This second refit package (RP2) included a number of major capability upgrades for the ship, including the first fitting of the Royal Navy’s newest command system, DNA(2), and the replacement of the two old manually-operated 30mm guns with two 30mm DS30M Mark 2 Guns. Having rejoined the ship on 20 July 2009, the Ship's Company conducted post-refits trials until January 2010, and Montrose was formally accepted back into the Fleet on 11 February 2010.


Service in 2010s:

After operational sea training Montrose deployed to Arabian Sea in Summer 2010 to conduct anti-piracy operations, highlights of which included the November 2010 destruction of a Somalian pirate ship by the ships Lynx helicopter while on patrol off the coast of Somalia and the disruption of several pirate attacks on merchant ships.

In October 2011, Montrose deployed again to the South Atlantic, during which she was due to visit Callao, Peru in March 2012, but the Peruvian government cancelled the visit, according to the Foreign Minister, as a gesture of solidarity with Argentina over the Falklands. After visits to New Orleans and Bermuda in March and April 2012, Montrose returned to the UK in May 2012. In July 2012, the ship acted as the escort vessel for HM the Queen during her Diamond Jubilee visit to Cowes.

From September to November 2012, the ship participated in the COUGAR 12 deployment to the Mediterranean. In early 2013, the ship and crew underwent intensive training to return to the front line, and then deployed as part of the COUGAR 13 task group in August 2013. After the remainder of the COUGAR 13 task group returned to the UK, Montrose remained in the Middle East to act as the UK's frigate in the Persian Gulf under Operation KIPION, and conducted numerous exercises with allied nations, as well as UK-only training events such as the maintenance exercise with RFA Diligence.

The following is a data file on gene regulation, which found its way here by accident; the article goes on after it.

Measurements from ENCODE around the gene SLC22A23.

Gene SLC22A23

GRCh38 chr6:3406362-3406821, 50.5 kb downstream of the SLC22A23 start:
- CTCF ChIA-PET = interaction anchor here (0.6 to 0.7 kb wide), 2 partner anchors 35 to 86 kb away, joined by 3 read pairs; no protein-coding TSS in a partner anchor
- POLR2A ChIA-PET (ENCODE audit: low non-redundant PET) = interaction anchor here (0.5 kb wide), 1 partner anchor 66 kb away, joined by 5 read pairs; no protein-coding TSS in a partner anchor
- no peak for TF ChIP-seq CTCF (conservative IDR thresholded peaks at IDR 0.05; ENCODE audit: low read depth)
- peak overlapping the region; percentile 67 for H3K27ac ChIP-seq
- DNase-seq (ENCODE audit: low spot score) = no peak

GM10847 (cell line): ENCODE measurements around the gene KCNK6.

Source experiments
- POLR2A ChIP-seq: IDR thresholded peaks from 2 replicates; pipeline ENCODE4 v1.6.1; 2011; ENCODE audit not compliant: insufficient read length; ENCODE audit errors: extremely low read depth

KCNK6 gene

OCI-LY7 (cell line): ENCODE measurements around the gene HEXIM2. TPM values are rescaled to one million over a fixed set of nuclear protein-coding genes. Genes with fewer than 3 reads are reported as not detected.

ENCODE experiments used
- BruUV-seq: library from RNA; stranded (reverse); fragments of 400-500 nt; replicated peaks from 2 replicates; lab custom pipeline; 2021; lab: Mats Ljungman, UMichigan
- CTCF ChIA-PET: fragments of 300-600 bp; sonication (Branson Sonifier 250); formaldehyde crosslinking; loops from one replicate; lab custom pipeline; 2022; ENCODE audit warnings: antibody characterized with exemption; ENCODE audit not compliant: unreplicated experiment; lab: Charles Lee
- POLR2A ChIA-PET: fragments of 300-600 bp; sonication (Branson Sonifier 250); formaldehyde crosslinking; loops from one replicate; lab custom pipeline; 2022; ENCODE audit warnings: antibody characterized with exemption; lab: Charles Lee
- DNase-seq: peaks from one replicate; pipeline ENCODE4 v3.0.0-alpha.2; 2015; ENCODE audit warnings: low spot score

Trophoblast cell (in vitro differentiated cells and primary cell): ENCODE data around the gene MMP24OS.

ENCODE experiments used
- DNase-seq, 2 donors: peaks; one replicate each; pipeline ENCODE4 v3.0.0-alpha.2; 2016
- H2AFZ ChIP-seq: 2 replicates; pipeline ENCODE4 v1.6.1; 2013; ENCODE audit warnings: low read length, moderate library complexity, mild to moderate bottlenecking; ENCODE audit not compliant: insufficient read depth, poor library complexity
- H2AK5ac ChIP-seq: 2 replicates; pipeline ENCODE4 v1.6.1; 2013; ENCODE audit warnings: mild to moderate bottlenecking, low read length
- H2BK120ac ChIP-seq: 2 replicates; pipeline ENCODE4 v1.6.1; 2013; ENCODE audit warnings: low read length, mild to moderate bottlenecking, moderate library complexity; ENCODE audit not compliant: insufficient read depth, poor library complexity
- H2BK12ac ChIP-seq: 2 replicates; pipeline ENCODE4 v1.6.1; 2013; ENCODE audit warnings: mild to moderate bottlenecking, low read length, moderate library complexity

In 2014, Montrose was tasked to join Norwegian and Danish warships in Operation RECSYR - the mission to escort the merchant vessels removing the Syrian chemical weapons stockpile for destruction. Having handed over to HMS Diamond, the ship arrived home in March 2014. Subsequently, and after a high profile London visit to celebrate 20 years since the ship's commissioning, the ship was sent to the Baltic Sea to participate in BALTOPS 14, a large scale US-led multinational exercise with participation from 30 ships and submarines from 14 nations. The ship entered refit at Devonport in October 2014, and will rejoin the Fleet in 2016.


Visits to Dundee and Montrose:

Montrose has visited the city of Dundee on many occasions, include Easter 1997, 6-9 November 1998 (Dundee Navy Days), 9 October 2004 (for wreath-laying ceremony commemorating the 200th anniversary of the death of Admiral Adam Duncan), 4 June 2005, and 9-13 November 2006 (covering the Remembrance Sunday memorial service).

The port of Montrose is smaller than Dundee, but Montrose has been able to call in four times in her history. The first visit took place in November 1999, and has only happened three times subsequently, once in July 2002, when the ship was granted the Freedom of Angus by the Provost Mrs Frances Duncan, and marched through the town, and 6 years later in November 2008, when the-then Angus Provost Ruth Melville took the salute during a Remembrance Sunday parade in which this Freedom was exercised. The ship returned to Montrose in July 2014, where they exercised the Freedom of Angus in front of Provost Helen Oswald, as well as conducting numerous engagements in the local area.

source: wikipedia
 
The title of Duke of Montrose (named after Montrose, Angus) was created twice in the peerage of Scotland, firstly in 1488 for David Lindsay, 5th Earl of Crawford. It was forfeited and then returned, but only for the period of the holder's lifetime. Thus, it was not inherited.

The title was bestowed anew in 1707, again in the peerage of Scotland, on the fourth Marquess of Montrose, and has since been in the Graham family. The title is also tied as the chieftainship of Clan Graham.

The Duke's subsidiary titles are: Marquess of Montrose (created 1644), Marquess of Graham and Buchanan (1707), Earl of Montrose (1503), Earl of Kincardine (1644 & 1707), Earl Graham of Belford (1722), Viscount Dundaff (1707), Lord Graham (1445), Lord Aberruthven, Mugdock and Fintrie (1707) and Baron Graham of Belford (1722). The titles Earl and Baron Graham of Belford are in the peerage of Great Britain; the rest are in the peerage of Scotland. The eldest son of the Duke uses the courtesy title Marquess of Graham and Buchanan.

The family seat is Auchmar, near Loch Lomond.
 

patches


f-236 hms montrose patch insignia crest type 23 duke class frigate royal navy